“And now, these granddaughters,” she says into her coffee.  “But it’s not really their fault.  It’s not like they can control themselves,” she reasons aloud.  “It’s in their nature.  It’s the way girls are. It’s written in the Bible, isn’t it? Didn’t Eve tempt Adam and drag us all into this world of sin?”

Octavia hasn’t been sleeping well lately. Too early for her usual afternoon nap, she decides to rest her head on the table for just a minute or so. Soon she is fast asleep.

He is mist, a shimmering figure, an apparition. He floats into her darkened bedroom. She cannot make out his face but somehow she knows who he is. She is not frightened though, not any more. Pushing aside the Teddy bear, she tosses her hair and licks her lips in an attempt to be seductive. She tingles with expectation and the delicious anxiety that comes with the forbidden.  Mamá is asleep. She sweeps aside a tinge of guilt that threatens to spoil her pleasure. It dissipates into the fog. She feels her body responding. It feels so good, so good. But then, his body begins to solidify, is no longer mist. His weight increases as she begins to shrink. She is getting smaller and smaller. He is getting heavier, and heavier, so heavy! She is being crushed, smothered. Gasping for air, her screams are stifled under his girth. She cannot breathe … can’t scream . . .can’t scream!!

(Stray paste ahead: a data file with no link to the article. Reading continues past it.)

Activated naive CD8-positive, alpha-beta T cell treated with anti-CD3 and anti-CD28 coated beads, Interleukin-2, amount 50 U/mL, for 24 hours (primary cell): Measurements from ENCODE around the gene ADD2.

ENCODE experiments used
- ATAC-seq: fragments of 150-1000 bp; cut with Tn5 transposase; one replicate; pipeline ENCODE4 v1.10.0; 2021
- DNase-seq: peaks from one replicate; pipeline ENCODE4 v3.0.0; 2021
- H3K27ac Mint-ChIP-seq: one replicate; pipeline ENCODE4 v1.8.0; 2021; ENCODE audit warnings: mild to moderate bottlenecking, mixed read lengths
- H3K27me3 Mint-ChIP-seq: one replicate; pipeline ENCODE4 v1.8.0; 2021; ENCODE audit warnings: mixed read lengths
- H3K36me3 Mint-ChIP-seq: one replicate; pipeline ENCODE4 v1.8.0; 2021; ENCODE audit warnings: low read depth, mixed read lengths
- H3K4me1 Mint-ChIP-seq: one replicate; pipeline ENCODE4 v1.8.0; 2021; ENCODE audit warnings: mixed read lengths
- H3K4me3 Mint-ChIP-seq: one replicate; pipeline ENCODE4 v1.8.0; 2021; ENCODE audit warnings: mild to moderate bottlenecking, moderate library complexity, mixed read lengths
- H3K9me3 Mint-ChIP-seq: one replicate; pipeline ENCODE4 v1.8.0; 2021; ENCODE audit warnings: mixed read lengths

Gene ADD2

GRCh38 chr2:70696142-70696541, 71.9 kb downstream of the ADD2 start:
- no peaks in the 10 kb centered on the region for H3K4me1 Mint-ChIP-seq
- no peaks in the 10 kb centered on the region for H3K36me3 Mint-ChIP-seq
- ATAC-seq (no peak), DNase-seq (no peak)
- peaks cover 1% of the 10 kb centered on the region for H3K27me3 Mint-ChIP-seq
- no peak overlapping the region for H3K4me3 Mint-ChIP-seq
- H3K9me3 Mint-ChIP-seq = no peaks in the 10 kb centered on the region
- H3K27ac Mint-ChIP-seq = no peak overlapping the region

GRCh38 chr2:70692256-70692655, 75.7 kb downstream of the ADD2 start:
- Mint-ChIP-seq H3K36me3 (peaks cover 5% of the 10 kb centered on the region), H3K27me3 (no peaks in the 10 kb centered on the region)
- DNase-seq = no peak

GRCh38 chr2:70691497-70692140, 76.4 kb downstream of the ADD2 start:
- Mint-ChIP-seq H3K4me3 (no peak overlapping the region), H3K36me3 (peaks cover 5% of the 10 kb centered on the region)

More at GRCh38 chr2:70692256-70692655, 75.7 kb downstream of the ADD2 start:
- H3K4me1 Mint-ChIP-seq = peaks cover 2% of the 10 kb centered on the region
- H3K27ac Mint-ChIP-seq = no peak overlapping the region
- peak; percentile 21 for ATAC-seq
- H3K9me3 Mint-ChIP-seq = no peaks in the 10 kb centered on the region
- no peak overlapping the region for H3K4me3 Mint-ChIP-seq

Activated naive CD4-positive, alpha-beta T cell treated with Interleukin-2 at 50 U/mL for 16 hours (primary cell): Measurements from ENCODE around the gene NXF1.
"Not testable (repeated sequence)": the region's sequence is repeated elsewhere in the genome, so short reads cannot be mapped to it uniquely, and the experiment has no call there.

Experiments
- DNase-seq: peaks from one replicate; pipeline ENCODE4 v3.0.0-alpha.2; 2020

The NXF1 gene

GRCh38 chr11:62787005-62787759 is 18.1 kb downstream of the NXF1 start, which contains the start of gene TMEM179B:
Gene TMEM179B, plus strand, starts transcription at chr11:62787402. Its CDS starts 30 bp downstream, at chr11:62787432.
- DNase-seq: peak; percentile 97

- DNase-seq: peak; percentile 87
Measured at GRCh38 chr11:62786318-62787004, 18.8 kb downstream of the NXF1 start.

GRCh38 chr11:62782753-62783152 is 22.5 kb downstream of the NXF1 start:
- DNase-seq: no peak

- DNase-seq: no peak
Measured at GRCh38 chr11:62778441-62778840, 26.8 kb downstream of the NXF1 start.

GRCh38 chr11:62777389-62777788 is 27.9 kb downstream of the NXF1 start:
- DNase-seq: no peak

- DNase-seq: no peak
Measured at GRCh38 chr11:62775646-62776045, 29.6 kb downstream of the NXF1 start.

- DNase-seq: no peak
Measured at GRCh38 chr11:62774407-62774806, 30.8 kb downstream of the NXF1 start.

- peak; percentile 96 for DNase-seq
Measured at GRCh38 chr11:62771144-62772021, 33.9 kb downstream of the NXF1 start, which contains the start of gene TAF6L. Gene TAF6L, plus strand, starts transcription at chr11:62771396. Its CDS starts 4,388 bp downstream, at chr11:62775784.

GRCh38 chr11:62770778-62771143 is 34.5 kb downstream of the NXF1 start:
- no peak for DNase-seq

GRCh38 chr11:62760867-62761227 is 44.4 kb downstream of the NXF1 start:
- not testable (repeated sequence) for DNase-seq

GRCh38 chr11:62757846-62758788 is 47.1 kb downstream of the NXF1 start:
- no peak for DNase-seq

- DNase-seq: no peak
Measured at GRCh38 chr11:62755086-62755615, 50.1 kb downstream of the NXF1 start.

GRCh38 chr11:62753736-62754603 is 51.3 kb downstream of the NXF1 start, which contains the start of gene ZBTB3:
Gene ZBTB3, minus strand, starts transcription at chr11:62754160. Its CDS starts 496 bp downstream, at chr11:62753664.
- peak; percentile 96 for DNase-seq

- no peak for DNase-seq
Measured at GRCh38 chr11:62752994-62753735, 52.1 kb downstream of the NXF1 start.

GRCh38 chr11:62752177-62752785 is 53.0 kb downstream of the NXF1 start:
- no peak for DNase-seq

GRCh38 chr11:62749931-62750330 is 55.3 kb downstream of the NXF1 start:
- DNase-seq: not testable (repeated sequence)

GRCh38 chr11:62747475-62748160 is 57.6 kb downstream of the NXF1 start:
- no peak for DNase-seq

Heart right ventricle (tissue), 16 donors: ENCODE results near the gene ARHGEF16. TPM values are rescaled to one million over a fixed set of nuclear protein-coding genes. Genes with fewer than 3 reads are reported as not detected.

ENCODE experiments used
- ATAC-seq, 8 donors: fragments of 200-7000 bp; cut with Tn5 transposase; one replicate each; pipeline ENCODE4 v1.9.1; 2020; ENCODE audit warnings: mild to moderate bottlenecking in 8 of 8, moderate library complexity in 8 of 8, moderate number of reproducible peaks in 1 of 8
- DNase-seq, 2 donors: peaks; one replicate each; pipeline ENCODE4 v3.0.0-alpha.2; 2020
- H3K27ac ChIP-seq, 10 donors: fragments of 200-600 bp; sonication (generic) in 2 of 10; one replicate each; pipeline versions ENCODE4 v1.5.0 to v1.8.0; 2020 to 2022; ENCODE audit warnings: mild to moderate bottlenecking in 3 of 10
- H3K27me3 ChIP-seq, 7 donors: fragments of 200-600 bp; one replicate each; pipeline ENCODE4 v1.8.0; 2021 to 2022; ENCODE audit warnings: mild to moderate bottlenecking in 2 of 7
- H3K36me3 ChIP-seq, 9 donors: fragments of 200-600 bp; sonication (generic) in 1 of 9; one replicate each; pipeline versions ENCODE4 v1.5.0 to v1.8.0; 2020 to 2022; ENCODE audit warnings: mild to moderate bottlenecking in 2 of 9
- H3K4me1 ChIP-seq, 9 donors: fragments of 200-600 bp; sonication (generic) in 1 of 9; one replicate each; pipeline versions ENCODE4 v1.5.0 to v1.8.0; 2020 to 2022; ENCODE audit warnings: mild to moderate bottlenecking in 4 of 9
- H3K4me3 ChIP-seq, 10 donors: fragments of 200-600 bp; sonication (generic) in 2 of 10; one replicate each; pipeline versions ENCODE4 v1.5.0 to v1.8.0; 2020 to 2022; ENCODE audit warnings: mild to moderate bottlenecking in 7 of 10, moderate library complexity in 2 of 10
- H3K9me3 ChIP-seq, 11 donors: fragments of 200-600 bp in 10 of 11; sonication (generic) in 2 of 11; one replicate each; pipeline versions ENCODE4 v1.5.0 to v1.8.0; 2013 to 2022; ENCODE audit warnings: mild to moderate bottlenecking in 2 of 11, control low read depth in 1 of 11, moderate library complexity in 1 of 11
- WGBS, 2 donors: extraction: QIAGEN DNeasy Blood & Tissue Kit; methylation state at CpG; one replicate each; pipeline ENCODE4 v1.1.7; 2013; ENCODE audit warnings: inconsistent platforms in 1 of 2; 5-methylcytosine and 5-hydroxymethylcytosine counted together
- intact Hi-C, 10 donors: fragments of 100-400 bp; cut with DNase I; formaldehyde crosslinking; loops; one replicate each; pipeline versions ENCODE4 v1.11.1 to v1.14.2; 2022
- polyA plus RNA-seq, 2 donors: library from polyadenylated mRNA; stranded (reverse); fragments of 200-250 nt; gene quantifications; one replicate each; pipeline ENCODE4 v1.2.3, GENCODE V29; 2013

Octavia’s head jerks upright. Muffled screams leave her gasping for air. Trembling, she wipes cold sweat from her face and neck as the details of the dream become wispy, dissipate, ebb away, leaving only vague feelings of pleasure … and dread.  Although she cannot remember exactly what happened in the dream, she knows this is the same dream that had haunted her for years in her youth. Now it is back.

“I know this is a sign,” she says to the kitchen walls as she prepares the arroz con pollo.
“Something to do with those girls,” She strains, concentrating hard, willing the dream to reveal its meaning. Clearly, she has to do more to protect the girls not, so much, from the males who would prey upon them, but from their own natural base instincts to invite such attention. That’s where the problem lies. Such is the nature of girls.

Octavia paces the kitchen floor, wrestling with her thoughts, the disturbing dream, the need to stay vigilant with the girls. Where had she gone wrong with her own two daughters? She had watched them like a hawk, but their capacity for sneakiness proved to be akin to genius.  Perhaps she should’ve started monitoring their activities at an earlier age, like her own dear Mamá had done with her. But that was a different situation. This is not at all like that. In this country there are so many ways that young girls can get “nasty” ideas.